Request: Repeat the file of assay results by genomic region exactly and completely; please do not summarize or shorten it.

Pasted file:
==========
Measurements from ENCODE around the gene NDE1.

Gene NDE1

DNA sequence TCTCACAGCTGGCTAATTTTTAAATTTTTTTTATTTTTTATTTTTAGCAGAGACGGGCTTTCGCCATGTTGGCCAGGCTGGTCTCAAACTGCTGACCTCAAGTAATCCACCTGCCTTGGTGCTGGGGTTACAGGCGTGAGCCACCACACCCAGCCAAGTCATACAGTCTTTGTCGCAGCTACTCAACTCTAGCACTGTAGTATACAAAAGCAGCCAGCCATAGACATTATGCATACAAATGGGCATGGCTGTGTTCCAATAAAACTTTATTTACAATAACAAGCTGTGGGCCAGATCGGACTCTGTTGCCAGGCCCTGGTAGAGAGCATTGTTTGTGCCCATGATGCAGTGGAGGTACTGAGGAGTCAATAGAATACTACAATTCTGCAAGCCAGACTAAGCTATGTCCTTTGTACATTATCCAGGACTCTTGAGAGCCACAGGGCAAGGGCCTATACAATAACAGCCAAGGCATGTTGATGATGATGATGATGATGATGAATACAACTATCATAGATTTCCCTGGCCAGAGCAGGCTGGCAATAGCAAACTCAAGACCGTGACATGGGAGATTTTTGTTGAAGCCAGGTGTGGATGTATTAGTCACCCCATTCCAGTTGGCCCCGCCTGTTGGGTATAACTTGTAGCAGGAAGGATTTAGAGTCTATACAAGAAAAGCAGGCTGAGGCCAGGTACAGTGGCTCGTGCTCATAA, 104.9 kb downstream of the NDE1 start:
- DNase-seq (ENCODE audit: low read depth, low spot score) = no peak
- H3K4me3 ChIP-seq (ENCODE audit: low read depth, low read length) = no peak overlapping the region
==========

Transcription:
Measurements from ENCODE around the gene NDE1.

Gene NDE1

DNA sequence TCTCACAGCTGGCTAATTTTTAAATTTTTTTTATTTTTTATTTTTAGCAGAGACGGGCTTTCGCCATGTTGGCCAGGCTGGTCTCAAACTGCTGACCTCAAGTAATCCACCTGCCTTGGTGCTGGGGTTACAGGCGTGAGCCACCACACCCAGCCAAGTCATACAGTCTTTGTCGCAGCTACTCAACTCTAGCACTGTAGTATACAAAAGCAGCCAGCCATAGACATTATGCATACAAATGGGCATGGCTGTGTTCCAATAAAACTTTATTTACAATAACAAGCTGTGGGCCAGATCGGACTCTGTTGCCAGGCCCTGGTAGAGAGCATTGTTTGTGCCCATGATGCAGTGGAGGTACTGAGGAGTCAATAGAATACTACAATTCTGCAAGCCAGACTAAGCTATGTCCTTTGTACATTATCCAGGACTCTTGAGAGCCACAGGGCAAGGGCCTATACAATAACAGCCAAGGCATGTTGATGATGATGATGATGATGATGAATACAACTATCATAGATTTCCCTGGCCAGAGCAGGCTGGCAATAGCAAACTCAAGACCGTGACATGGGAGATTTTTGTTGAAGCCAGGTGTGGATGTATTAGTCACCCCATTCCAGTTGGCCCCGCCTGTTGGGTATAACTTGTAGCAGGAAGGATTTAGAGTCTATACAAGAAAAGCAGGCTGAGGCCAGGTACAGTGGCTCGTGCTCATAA, 104.9 kb downstream of the NDE1 start:
- DNase-seq (ENCODE audit: low read depth, low spot score) = no peak
- H3K4me3 ChIP-seq (ENCODE audit: low read depth, low read length) = no peak overlapping the region